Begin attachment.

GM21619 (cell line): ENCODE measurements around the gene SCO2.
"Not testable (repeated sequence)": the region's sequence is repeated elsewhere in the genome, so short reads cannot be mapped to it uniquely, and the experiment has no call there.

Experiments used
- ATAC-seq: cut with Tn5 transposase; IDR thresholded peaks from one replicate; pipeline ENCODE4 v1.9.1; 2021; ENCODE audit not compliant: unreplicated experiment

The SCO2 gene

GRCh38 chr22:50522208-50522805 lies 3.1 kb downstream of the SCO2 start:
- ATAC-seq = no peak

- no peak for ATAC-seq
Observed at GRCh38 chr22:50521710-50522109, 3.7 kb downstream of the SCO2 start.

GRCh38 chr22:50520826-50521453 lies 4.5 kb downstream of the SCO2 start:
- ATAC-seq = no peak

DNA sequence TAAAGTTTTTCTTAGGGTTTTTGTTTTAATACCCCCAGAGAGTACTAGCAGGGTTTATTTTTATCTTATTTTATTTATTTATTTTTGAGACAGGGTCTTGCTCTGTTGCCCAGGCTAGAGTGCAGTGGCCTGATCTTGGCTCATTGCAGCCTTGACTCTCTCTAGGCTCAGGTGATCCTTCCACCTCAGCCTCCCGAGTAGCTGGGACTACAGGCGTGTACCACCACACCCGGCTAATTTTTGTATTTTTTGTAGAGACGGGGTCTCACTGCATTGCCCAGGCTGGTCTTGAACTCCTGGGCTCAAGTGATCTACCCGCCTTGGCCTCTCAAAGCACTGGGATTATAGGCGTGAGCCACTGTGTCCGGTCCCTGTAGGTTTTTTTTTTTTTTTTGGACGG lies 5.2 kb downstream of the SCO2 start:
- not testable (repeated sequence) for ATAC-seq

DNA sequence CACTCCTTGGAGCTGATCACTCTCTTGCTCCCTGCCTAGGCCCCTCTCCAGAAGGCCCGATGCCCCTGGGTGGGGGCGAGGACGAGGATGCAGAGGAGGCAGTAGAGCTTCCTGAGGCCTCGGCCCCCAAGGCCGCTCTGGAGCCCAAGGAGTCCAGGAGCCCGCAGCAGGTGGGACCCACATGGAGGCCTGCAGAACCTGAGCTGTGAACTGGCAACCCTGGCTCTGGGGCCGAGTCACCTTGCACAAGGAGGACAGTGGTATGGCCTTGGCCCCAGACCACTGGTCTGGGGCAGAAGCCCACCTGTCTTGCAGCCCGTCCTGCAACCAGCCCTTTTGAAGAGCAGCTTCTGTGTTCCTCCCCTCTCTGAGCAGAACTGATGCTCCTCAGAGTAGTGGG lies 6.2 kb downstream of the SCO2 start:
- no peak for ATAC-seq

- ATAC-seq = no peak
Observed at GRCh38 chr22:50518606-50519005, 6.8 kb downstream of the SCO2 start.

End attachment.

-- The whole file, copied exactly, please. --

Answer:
GM21619 (cell line): ENCODE measurements around the gene SCO2.
"Not testable (repeated sequence)": the region's sequence is repeated elsewhere in the genome, so short reads cannot be mapped to it uniquely, and the experiment has no call there.

Experiments used
- ATAC-seq: cut with Tn5 transposase; IDR thresholded peaks from one replicate; pipeline ENCODE4 v1.9.1; 2021; ENCODE audit not compliant: unreplicated experiment

The SCO2 gene

GRCh38 chr22:50522208-50522805 lies 3.1 kb downstream of the SCO2 start:
- ATAC-seq = no peak

- no peak for ATAC-seq
Observed at GRCh38 chr22:50521710-50522109, 3.7 kb downstream of the SCO2 start.

GRCh38 chr22:50520826-50521453 lies 4.5 kb downstream of the SCO2 start:
- ATAC-seq = no peak

DNA sequence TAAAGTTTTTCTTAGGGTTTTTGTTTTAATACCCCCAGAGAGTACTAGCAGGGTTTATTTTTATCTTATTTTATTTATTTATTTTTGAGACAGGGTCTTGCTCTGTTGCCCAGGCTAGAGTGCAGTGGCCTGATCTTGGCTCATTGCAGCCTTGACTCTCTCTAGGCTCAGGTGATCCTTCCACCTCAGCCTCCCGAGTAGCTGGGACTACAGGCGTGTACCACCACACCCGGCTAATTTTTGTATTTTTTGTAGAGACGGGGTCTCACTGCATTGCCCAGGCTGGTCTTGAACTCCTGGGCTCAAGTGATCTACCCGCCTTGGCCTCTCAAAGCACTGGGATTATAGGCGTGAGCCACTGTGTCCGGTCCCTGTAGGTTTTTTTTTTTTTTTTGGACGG lies 5.2 kb downstream of the SCO2 start:
- not testable (repeated sequence) for ATAC-seq

DNA sequence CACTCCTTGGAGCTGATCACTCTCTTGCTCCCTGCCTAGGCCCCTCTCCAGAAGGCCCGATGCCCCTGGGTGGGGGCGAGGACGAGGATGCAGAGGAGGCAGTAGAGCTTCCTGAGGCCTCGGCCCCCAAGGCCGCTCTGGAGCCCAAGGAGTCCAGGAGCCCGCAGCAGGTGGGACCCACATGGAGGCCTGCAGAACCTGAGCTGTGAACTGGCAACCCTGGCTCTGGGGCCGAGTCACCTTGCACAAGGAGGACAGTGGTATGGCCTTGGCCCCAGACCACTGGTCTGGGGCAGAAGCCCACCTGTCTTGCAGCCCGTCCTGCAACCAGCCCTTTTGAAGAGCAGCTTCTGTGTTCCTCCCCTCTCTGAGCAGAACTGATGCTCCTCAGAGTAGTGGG lies 6.2 kb downstream of the SCO2 start:
- no peak for ATAC-seq

- ATAC-seq = no peak
Observed at GRCh38 chr22:50518606-50519005, 6.8 kb downstream of the SCO2 start.